A city with the charm of Frankfurt, the friendliness of Paris and the culture of Scunthorpe – Ron Pattinson
If any two words have come to symbolize the full weight of international justice and global condemnation they are The Hague.
War crimes, genocide and crimes against humanity hang in the balance here, as the world’s brightest lawyers look evil in the eye beneath the tree blossom and tiered brick gables of canalside houses in this part of the Netherlands.
Or so I thought. But like pretty much everything else in life, it’s a little more complicated for that.
For a start, of course, for the people who live in or near The Hague, the words don’t mean force of global justice as much as they simply mean home: traffic jams, traffic lights, Chinese takeaways and rows of bicycles interlinking betwixt networks and networks of canals.
Second of all, The Hague isn’t even its name. It’s Den Haag (and, officially, it’s not even that, we should all be calling it s’Gravenhage.) Whichever version you use, you still need to throw in that extra definite article.
And thirdly, it’s far from being the global force seen in films when the good guy dismisses the bad with the line “I’ll see you in The Hague.”
The thing we’re actually talking about is the International Criminal Court (as opposed to the International Court of Justice which is also in The Hague and which deals with legal disputes between states.)
The ICC (different to the cricket council) carries the lofty aims of making the world a better place but it turns out that holding crazy despots accountable for mass murder isn’t as straightforward as it sounds like it should be. Evidence is often hard to come by, not least because to be able to orchestrate these kinds of crimes you need a lot of henchmen, a severely crippled press and scant access to outside organisations.
Moreover, after some conflicts, one nation’s menace becomes another nation’s hero, leading to legal extradition wrangles of the sort seen after the wars in the former Yugoslavia.
And last, but by no means least, is the problem that not everyone has signed up to it, meaning they can’t be bound by it. Rather poignantly, Israel, the United States and the Sudan (another “the”,) for example, have not.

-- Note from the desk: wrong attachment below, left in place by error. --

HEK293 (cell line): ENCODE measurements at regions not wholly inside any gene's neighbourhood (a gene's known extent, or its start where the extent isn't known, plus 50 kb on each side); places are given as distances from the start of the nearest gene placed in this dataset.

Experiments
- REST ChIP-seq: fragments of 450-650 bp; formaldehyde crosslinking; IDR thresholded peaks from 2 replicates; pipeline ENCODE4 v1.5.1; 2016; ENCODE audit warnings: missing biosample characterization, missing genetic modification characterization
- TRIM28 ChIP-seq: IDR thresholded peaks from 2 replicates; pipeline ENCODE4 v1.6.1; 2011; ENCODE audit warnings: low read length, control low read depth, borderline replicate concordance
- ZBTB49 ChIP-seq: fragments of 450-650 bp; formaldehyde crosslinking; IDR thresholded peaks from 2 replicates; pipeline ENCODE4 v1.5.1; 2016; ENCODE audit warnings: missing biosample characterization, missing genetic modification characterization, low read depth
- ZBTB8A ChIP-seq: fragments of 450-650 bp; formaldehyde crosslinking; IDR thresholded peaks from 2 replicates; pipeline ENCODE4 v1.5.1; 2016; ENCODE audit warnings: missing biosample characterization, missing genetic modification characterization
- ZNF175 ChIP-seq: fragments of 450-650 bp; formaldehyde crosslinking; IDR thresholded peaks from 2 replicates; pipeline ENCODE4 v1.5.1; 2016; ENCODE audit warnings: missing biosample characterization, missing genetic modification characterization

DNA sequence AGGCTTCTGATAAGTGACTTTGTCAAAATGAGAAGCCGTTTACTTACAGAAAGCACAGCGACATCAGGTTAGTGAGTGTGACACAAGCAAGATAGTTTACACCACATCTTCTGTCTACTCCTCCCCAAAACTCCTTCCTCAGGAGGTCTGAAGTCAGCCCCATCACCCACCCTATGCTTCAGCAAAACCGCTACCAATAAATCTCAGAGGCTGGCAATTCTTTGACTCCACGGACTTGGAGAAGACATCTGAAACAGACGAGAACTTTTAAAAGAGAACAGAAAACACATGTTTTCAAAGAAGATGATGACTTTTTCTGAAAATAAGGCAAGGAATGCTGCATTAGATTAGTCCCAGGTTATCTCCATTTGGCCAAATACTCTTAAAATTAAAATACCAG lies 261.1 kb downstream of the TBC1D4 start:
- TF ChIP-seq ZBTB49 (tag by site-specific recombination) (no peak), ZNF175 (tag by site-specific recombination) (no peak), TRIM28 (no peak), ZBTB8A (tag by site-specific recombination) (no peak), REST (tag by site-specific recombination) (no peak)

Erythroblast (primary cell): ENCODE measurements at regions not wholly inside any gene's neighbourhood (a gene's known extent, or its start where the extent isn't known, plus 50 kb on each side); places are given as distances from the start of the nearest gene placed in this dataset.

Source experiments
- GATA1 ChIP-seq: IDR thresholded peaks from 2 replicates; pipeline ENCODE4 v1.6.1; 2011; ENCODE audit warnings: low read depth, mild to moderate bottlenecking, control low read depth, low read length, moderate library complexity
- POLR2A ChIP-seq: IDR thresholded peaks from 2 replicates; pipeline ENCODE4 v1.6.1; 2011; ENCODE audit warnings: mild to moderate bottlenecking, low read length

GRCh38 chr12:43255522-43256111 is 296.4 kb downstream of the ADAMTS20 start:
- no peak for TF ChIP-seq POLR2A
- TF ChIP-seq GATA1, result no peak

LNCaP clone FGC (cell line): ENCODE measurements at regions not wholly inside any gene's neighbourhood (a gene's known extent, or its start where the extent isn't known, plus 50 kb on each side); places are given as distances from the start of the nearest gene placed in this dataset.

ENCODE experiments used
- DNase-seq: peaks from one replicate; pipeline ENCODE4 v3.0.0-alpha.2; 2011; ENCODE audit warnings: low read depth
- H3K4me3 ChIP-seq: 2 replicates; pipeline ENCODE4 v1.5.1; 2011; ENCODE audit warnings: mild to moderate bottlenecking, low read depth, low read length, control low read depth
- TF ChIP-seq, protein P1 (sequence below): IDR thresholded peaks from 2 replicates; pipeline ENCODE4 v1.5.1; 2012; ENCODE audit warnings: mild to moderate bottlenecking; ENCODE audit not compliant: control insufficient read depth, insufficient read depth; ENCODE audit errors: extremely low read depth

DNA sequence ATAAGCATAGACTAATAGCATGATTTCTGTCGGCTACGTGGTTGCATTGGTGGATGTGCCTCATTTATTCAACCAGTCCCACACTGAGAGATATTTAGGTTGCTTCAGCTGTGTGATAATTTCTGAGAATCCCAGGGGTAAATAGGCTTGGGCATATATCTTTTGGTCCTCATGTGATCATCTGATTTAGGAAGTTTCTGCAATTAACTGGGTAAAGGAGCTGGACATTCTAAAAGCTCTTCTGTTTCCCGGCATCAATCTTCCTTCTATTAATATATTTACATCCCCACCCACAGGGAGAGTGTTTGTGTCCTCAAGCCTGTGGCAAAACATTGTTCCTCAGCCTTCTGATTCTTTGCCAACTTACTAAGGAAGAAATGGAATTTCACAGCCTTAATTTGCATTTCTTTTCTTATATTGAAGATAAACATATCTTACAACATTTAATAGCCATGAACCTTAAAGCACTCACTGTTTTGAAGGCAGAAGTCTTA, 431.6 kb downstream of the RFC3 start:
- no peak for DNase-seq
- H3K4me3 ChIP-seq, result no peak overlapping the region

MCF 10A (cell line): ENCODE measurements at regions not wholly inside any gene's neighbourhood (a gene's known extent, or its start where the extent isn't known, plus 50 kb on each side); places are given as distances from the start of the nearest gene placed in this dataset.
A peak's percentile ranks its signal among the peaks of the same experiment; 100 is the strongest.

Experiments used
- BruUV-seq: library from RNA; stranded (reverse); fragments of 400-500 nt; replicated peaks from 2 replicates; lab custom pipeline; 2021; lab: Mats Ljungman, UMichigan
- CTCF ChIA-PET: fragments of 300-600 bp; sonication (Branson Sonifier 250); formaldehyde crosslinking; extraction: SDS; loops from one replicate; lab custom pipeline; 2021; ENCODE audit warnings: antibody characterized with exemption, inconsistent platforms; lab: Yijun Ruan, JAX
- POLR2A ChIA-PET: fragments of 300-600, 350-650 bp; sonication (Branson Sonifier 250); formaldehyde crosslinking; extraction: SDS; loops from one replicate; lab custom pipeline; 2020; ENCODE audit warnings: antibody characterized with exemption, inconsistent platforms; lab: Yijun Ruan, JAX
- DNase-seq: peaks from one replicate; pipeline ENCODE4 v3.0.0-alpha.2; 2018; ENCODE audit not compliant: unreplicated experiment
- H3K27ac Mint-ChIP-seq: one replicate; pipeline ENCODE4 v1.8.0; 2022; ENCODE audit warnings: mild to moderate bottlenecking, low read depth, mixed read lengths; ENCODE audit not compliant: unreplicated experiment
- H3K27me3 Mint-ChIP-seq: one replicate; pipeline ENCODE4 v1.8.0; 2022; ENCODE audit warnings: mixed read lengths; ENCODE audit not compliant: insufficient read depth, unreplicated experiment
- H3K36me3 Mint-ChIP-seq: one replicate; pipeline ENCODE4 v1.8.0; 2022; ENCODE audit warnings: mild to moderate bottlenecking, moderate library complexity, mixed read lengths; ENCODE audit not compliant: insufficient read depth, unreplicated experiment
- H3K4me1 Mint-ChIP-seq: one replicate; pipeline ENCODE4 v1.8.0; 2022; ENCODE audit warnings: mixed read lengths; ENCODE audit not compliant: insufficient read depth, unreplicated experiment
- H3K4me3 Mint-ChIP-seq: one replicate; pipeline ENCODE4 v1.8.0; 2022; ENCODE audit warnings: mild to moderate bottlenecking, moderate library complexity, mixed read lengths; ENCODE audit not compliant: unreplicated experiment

Still, it’s not all doom and gloom. In April 2004 for the first time in history, every country in the world (197 at that point) endorsed a joint Statement for Peace and donated a stone from their country to create a World Peace Pathway that’s still visible in The Hague.
The younger me would have dismissed this as an empty, pointless gesture; the older I get, the more I see it as a sign of progress.
So against that backdrop, The Hague is a curious place to visit, particularly alone and in the midst of winter.
It’s only a short train ride away from riotous, gleaming Amsterdam, and by comparison, The Hague’s activity seems ordered, its finances restrained. And while I wouldn’t quite agree with the quote at the start of this piece, its tourists are in conspicuously short supply.
In fact, as I strolled around, the only place I found them was outside a long lawned pathway, blocked off by stark iron gates. Three or four people pressed their faces against the railings and others posed with elderly relatives in the shadows outside the bars.
The peace flame flickered in the bitter winter wind.
I shivered at the thought of us standing here in the rain, while those responsible for some of the worst crimes in living history waited on the other side, waited as lawyers sifted evidence day after day after day.
What is it that we are looking for? What is it that we have come here to find? Understanding? Respect? A sense of belonging or of seeking revenge? A tickbox event? A grisly fascination? Or simply a craving for a deeper human connection?
Do these places function as a gesture of defiance and pride? Or do they demonstrate a need for justice and a path towards forgiveness and reconciliation?
In any case, my philosophical wranglings were misplaced. Those stark black bars and that flickering, burning flame marked, on closer inspection, the entrance to the ICJ not the ICC.
An elderly gentleman, presumably there with his son, offered to take my photo and refused to take no for an answer.
I didn’t want to fight. I wanted to accept his kind gesture.
So now, whenever I see this ever so average shot of an ever so average girl, I smile at both its insignificance and its importance to the world.
For the repetition of the kindness of strangers, when everything else is stripped away, is truly the foundation for that dream of World Peace.
But we can all start somewhere.
As Roosevelt said: do whatever you can, with whatever you’ve got, from wherever you are.
The flame in the stone grew bolder as the winter sunlight slipped from the sky.
I walked away from the bars and walked on through The Hague.
Abigail King is a writer and photographer who swapped a career as a doctor for a life on the road. Now published by Lonely Planet, the BBC, CNN, National Geographic Traveler & more, she feels most at home experimenting here: covering unusual journeys, thoughtful travel and luxury on www.insidethetravellab.com